Perhaps one reason why I enjoyed this give and take is that I could, to a degree, relate with both age groups. Here lies the rub for someone like me, in his mid-forties: in terms of actual age, I am closer to Selena Gomez than to Steve Martin and Martin Short (Gomez is 29; the old fellers are in their seventies; all three characters are around the same age as the actors playing them), but that doesn’t necessarily mean much when it comes to recent technology. I didn’t grow up with smart-phones, or cellphones, or the internet for that matter (a part of me still feels like capitalizing the “I” in “internet” as we used to do in journalistic pieces in the first few years of negotiating this strange new animal), and consequently there were places where I could relate more to the awkwardness of the two men.

The setting too manages to be both modern and old-world – it’s a posh New York apartment building called the Arconia, but is also evocative of a certain sort of cosy detective story of yore: a confined setting, a relatively small cast of characters, one of whom is likely to be a murderer. While the mystery is engrossing enough in itself (and builds to a satisfying revelation, followed by another revelation, and finally a little twist at the very end), what matters more is the journey. We see three people becoming energized in different ways as they work together on solving a murder, start their own podcast, and gradually become more involved with the world around them. Charles and Oliver are well over the hill, but still enthusiastic and hopeful; Mabel is more hard-boiled and cynical in some ways; it’s a good match.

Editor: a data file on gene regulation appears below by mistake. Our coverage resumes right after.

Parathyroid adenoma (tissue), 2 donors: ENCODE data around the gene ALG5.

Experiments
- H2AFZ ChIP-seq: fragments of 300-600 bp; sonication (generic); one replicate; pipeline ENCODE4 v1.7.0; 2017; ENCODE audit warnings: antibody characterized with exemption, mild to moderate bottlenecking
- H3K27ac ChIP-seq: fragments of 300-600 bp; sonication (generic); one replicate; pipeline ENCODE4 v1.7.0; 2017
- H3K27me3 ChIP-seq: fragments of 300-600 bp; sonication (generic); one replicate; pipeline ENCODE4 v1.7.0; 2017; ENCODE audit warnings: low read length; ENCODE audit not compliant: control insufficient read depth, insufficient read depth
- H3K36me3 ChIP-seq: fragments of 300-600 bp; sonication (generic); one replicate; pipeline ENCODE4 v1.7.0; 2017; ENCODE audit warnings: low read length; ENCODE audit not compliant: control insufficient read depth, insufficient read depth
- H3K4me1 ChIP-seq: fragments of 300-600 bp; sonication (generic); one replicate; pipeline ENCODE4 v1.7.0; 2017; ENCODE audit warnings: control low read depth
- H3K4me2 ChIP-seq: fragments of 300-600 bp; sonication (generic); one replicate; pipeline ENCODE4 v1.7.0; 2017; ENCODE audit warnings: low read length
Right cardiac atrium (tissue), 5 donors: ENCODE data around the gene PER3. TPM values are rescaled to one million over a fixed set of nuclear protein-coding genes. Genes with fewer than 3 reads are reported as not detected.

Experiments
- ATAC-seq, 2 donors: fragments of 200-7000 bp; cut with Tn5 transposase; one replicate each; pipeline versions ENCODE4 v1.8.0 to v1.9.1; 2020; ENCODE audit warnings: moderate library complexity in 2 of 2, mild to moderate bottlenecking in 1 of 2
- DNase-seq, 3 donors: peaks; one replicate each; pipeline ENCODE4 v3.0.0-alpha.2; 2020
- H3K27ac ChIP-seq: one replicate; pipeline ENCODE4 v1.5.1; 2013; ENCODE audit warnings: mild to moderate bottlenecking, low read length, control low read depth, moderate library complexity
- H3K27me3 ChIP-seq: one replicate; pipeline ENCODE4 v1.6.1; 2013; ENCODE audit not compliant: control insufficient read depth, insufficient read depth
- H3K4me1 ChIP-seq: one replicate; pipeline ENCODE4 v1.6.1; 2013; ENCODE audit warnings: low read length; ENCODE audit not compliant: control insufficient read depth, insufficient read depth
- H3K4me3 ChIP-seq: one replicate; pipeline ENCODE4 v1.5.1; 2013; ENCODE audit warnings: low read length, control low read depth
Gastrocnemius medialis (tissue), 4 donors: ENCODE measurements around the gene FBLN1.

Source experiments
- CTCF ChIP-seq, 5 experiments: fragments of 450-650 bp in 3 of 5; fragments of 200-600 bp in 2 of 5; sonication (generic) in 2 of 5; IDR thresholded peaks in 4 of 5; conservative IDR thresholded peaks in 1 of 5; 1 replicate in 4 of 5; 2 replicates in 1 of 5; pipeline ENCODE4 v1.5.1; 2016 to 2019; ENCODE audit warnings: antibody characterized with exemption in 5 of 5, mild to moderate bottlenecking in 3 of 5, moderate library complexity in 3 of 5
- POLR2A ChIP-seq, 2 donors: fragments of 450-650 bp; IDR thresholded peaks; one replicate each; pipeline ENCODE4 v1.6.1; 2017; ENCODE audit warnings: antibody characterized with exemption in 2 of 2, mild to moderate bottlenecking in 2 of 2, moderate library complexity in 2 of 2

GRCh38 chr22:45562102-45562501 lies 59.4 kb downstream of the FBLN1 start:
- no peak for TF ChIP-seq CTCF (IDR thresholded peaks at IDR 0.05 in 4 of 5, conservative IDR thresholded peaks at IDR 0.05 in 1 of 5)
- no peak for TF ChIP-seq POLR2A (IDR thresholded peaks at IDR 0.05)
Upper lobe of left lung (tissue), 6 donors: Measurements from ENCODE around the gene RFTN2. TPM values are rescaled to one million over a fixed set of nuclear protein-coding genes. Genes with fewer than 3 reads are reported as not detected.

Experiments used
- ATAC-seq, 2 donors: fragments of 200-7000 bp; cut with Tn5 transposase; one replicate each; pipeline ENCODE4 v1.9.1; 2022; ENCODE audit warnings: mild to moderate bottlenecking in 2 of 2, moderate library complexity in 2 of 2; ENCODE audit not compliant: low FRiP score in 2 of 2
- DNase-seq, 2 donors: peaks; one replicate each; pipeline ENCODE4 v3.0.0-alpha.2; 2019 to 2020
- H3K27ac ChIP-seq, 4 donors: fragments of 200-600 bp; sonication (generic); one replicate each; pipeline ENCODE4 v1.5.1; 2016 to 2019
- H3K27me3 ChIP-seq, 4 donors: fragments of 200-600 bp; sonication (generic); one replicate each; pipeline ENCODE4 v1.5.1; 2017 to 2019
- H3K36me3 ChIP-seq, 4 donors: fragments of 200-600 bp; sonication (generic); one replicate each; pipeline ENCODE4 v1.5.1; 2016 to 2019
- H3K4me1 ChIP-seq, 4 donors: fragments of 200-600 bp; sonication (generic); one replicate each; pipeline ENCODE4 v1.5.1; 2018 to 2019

There are gradual revelations about the protagonists as the mystery deepens. The first big one is the episode 1 cliffhanger where we learn that the murdered man, Tim Kono, was one of Mabel’s closest childhood friends, one of her “Hardy Boys” – and that she has neglected to share this little detail with her new buddies. But other subtler bits of information also emerge about the characters: about Charles’s emotional reticence, for instance, and why he seems haunted by two people in Bugs Bunny and Porky Pig costumes. (Again, from the generational point of view, there is something touching about this little detail: how many youngsters of a certain age would relate to, or even know about, those two vintage comic characters?)